The convoy of UN cars in Syria
The convoy of UN cars in Syria

Russia warns US and Britain on airstrikes against Syria

RUSSIA has warned Britain and America that they will be in "grave violation of international law" if they carry out airstrikes against the Syrian regime without UN approval.

Amid growing concern at home and abroad about the legitimacy and wisdom of the UK participating in a unilateral attack on the Assad regime, the Government's most senior law officer will be asked to justify Britain's participation in strikes at a meeting of the National Security Council tomorrow.

Vladimir Putin, the Russian President, spoke to David Cameron for 20 minutes tonight in a call which Downing Street described as "business-like".

He reportedly told the Prime Minister that UN weapons inspectors should be given time to analyse properly the cause of the attack. But he did not repeat comments made earlier by the Russian Foreign Minister that any unilateral action would be illegal.

But last night there were no signs of Downing Street backing away from its intention to join America in the use of military force. One source at No 10 said they still expected action within two weeks, while a spokesman for the Deputy Prime Minister, Nick Clegg, said he was also fully behind a "proportionate" response to President's Assad's use of chemical weapons.

In the US, a senior Senator warned that a military strike against Syria was "imminent" in the wake of the purported use of chemical weapons by the regime in Damascus, while the US Secretary of Defence, Chuck Hagel, indicated the US was not willing to act alone or outside the "framework of a legal justification".

As he mulls his options, President Barack Obama is likely at least to await the results of the mission by United Nations inspectors to the site where the armaments allegedly landed last Wednesday.

But Senator Bob Corker, the most senior Republican on the Senate Foreign Relations Committee, suggested Mr Obama had already made up his mind to act. "I think a response is imminent," he told CBS. "I don't think there's any question in the administration's mind that chemical warfare has been used and that when we're involved, it's surgical, proportional to what has occurred."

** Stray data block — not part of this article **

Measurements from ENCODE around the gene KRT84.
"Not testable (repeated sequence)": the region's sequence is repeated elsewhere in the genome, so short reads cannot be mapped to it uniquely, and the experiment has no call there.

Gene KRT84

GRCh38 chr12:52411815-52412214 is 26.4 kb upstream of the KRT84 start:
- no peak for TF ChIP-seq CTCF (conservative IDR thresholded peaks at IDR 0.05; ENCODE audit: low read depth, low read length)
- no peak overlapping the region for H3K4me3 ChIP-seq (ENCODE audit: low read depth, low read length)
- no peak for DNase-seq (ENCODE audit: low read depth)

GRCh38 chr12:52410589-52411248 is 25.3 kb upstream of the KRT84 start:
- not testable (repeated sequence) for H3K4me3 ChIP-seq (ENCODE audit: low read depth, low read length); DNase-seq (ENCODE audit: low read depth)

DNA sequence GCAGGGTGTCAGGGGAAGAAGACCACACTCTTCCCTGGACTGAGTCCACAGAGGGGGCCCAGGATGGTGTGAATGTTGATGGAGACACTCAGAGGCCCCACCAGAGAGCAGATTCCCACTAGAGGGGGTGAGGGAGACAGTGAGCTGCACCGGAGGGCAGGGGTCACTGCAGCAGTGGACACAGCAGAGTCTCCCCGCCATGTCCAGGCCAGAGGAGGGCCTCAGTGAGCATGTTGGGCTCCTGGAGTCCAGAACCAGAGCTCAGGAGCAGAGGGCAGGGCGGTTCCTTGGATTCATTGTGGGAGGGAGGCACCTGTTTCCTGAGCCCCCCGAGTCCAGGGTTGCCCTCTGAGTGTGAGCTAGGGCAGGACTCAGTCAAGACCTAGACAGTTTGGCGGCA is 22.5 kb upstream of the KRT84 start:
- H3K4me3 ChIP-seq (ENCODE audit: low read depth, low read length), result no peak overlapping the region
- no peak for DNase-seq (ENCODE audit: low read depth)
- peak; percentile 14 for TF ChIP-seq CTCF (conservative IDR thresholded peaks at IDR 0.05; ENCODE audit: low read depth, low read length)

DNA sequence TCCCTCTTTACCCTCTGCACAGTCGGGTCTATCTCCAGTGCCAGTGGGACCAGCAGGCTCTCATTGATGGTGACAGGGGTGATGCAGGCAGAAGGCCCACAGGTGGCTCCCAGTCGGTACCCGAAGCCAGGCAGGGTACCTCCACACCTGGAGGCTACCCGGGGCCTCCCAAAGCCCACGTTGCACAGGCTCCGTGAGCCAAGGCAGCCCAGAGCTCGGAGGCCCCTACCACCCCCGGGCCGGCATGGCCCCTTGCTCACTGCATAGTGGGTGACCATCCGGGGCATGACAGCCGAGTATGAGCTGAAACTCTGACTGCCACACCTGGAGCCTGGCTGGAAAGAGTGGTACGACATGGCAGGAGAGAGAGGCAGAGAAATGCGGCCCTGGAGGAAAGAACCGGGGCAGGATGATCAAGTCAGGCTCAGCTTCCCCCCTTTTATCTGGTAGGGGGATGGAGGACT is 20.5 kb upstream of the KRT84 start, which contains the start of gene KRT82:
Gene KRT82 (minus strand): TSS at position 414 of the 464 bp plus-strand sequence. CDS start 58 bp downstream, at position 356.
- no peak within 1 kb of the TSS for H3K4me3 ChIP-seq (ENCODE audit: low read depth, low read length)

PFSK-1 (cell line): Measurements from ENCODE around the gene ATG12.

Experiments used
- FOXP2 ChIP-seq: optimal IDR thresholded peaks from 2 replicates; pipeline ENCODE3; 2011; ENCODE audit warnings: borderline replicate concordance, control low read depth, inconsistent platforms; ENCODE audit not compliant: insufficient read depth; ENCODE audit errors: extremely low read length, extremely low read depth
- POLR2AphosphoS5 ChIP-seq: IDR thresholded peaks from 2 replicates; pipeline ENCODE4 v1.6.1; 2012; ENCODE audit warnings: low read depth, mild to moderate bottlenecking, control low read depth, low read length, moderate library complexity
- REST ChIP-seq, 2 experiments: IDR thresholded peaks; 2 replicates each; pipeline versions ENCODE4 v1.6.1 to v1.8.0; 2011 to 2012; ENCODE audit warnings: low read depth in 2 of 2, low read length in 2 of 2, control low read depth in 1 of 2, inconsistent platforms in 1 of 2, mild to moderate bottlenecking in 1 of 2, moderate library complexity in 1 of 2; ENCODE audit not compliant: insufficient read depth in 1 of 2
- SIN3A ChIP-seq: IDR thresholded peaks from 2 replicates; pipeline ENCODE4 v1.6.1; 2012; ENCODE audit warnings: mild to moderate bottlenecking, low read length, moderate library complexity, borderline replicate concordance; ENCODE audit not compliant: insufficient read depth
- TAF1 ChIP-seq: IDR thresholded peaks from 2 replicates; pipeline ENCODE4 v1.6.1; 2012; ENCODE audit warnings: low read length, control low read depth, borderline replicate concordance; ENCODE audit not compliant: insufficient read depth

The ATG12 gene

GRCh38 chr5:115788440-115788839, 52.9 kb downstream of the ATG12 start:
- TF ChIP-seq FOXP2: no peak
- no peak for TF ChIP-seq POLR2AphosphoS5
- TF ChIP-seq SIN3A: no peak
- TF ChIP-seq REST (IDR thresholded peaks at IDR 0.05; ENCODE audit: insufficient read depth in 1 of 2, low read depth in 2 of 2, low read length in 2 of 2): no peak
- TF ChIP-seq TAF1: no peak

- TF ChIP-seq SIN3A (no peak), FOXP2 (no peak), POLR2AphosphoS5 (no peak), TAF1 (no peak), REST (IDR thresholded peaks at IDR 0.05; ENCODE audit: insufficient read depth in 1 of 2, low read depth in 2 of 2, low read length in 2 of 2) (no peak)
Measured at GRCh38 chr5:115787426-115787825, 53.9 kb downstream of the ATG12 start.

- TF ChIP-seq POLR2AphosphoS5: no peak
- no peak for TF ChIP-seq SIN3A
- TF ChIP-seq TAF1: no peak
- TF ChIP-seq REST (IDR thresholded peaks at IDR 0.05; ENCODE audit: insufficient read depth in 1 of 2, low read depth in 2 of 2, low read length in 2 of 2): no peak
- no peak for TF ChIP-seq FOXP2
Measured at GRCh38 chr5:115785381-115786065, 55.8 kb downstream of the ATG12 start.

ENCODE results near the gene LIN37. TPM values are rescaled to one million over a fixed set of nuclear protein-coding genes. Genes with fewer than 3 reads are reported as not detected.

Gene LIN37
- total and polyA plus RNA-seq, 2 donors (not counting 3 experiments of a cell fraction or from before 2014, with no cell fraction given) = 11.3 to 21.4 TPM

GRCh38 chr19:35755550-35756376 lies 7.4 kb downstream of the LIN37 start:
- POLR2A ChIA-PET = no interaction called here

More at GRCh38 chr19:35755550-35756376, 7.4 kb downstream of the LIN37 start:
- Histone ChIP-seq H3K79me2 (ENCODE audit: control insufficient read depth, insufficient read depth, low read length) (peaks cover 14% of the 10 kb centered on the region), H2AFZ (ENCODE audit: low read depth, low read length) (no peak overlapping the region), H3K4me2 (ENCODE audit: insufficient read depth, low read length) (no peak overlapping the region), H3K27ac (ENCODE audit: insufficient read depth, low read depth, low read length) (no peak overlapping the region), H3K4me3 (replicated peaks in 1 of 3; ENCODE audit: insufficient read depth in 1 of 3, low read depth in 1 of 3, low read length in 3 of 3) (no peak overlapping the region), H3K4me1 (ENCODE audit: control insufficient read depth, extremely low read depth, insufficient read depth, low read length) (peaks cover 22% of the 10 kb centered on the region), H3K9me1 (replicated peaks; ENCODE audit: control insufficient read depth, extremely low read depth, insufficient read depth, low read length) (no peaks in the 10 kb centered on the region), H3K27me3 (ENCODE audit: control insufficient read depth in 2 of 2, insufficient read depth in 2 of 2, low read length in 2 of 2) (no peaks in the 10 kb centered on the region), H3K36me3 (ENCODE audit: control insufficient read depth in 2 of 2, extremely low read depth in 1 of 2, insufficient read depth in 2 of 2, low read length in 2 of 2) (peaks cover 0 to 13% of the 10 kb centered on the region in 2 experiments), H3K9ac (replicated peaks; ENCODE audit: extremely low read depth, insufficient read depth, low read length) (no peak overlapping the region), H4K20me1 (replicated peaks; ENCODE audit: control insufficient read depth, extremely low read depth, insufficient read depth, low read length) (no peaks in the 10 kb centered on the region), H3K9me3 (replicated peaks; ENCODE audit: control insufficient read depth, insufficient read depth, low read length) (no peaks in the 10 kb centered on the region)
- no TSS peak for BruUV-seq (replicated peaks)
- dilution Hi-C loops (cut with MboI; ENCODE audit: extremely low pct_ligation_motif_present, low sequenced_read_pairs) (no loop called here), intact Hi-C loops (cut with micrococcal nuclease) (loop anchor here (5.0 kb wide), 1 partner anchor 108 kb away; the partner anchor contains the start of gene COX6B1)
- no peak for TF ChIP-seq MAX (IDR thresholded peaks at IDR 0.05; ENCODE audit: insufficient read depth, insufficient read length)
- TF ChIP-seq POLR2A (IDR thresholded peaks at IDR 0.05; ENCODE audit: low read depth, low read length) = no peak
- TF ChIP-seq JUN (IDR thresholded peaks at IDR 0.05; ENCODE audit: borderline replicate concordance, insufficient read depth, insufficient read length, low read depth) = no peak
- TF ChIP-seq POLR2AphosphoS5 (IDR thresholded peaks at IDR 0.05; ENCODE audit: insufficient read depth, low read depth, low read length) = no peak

Mr Cameron will return to Downing Street from his holiday in Cornwall on Tuesday morning and is expected to make a decision on whether to recall Parliament. The move is seen as increasingly likely after a succession of Tory MPs made clear to Downing Street they expected to be consulted ahead of any action.

The Conservative MP Sarah Wollaston said there was no threat to UK national security and Parliament should be consulted to act as a brake on an escalation of the situation. "I sense that we are on a headlong rush into escalating this conflict and I think Parliament can act as a natural brake to that," she said.

Without a UN mandate for action - which would be impossible to achieve because of Russian and Chinese opposition - the legal mandate for war would likely rest either on the "right to protect" civilians, as happened when Nato bombarded Serbia in 1999, or the need to prevent breaches of international conventions outlawing the use of chemical weapons.

The Independent understands that the Attorney General, Dominic Grieve, has been asked by Mr Cameron to review the legal situation and report to the NSC at its meeting tomorrow.

However, the Foreign Secretary William Hague appeared to suggest that the Government did not see any significant legal obstacles to action. He told the BBC: "The United Nations Security Council has not shouldered its responsibilities on Syria otherwise there would have been a better chance of bringing this conflict to an end a long time ago.

"So, is it possible to act on chemical weapons, is it possible to respond to chemical weapons without complete unity on the UN Security Council? I would argue, yes it is. Otherwise, of course, it might be impossible to respond to such outrages, such crimes and I don't think that is an acceptable situation.

"It is possible to take action based on great humanitarian need and humanitarian distress, it's possible to do that under many different scenarios. But anything we propose to do on this, the strong response that we've talked about, whatever form that takes, will be in accordance with international law."y."



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